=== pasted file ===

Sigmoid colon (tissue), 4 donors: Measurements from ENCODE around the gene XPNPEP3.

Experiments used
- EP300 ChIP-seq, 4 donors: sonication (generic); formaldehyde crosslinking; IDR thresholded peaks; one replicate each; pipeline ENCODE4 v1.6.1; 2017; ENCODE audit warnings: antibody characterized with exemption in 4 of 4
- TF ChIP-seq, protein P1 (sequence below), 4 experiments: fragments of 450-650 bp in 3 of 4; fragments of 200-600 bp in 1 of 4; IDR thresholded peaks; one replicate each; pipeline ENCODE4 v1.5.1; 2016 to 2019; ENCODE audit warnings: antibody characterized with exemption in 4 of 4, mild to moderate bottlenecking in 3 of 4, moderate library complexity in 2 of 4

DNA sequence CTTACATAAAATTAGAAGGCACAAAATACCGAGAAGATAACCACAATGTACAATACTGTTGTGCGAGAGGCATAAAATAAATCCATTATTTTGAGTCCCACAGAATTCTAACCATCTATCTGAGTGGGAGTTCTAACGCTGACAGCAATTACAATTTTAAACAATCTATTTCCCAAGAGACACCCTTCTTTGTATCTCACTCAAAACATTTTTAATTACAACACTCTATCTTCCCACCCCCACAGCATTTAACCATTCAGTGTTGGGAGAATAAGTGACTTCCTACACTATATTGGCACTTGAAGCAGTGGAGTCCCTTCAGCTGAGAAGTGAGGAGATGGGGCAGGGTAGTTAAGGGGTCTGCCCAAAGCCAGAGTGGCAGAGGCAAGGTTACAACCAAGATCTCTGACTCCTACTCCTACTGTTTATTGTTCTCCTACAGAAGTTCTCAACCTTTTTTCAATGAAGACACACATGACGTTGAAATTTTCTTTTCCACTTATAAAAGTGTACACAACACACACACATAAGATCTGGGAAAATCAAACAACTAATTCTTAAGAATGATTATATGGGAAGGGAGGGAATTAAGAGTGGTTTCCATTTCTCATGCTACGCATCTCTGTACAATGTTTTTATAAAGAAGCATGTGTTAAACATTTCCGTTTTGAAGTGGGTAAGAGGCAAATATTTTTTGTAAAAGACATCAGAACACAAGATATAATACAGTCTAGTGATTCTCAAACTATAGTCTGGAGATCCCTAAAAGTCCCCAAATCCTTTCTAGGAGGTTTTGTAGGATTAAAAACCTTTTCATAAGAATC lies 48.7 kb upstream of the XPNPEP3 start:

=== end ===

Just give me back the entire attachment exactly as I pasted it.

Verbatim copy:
Sigmoid colon (tissue), 4 donors: Measurements from ENCODE around the gene XPNPEP3.

Experiments used
- EP300 ChIP-seq, 4 donors: sonication (generic); formaldehyde crosslinking; IDR thresholded peaks; one replicate each; pipeline ENCODE4 v1.6.1; 2017; ENCODE audit warnings: antibody characterized with exemption in 4 of 4
- TF ChIP-seq, protein P1 (sequence below), 4 experiments: fragments of 450-650 bp in 3 of 4; fragments of 200-600 bp in 1 of 4; IDR thresholded peaks; one replicate each; pipeline ENCODE4 v1.5.1; 2016 to 2019; ENCODE audit warnings: antibody characterized with exemption in 4 of 4, mild to moderate bottlenecking in 3 of 4, moderate library complexity in 2 of 4

DNA sequence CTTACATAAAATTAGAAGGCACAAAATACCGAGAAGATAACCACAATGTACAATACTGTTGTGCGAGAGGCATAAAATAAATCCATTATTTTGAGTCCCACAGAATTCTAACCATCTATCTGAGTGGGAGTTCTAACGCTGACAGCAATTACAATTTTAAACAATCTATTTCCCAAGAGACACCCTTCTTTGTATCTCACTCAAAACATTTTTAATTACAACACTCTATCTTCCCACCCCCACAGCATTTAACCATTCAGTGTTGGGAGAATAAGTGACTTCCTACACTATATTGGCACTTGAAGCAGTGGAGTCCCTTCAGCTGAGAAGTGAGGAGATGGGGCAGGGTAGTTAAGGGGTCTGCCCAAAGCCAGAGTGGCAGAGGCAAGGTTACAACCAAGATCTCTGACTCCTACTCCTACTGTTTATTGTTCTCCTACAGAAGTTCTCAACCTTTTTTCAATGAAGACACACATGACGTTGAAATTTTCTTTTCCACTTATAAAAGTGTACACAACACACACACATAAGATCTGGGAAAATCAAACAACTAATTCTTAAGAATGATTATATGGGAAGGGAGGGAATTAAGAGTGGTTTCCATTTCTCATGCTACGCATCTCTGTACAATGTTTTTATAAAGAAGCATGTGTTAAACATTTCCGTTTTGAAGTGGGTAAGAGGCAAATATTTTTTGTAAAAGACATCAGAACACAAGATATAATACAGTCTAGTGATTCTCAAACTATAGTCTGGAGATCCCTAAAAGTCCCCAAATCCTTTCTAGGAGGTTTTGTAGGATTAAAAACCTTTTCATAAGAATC lies 48.7 kb upstream of the XPNPEP3 start: